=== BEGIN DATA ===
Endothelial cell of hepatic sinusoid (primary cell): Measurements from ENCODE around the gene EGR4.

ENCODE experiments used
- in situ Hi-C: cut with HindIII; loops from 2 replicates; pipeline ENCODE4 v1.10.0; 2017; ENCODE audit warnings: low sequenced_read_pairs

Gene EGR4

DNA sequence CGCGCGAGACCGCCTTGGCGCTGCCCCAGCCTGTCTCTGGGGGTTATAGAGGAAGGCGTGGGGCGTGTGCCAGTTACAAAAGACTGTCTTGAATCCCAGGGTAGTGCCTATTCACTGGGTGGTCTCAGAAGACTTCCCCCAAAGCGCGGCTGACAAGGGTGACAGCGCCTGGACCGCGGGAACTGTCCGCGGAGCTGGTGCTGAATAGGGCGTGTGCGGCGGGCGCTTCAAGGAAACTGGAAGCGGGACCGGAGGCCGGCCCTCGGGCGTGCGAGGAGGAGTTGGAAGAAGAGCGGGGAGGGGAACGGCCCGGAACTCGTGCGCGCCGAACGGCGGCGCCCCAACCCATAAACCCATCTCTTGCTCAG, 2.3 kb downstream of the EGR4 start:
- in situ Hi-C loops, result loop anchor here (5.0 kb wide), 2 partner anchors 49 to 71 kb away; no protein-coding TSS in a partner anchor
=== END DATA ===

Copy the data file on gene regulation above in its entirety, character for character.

Endothelial cell of hepatic sinusoid (primary cell): Measurements from ENCODE around the gene EGR4.

ENCODE experiments used
- in situ Hi-C: cut with HindIII; loops from 2 replicates; pipeline ENCODE4 v1.10.0; 2017; ENCODE audit warnings: low sequenced_read_pairs

Gene EGR4

DNA sequence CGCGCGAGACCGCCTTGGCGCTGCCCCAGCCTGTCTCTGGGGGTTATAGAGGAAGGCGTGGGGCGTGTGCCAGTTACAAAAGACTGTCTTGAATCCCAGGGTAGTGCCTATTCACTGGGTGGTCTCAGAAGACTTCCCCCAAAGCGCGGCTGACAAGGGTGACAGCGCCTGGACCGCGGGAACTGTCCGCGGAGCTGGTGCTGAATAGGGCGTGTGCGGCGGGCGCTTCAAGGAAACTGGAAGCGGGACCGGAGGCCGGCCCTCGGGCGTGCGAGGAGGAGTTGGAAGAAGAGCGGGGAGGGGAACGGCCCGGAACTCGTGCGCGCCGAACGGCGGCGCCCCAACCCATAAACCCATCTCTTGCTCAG, 2.3 kb downstream of the EGR4 start:
- in situ Hi-C loops, result loop anchor here (5.0 kb wide), 2 partner anchors 49 to 71 kb away; no protein-coding TSS in a partner anchor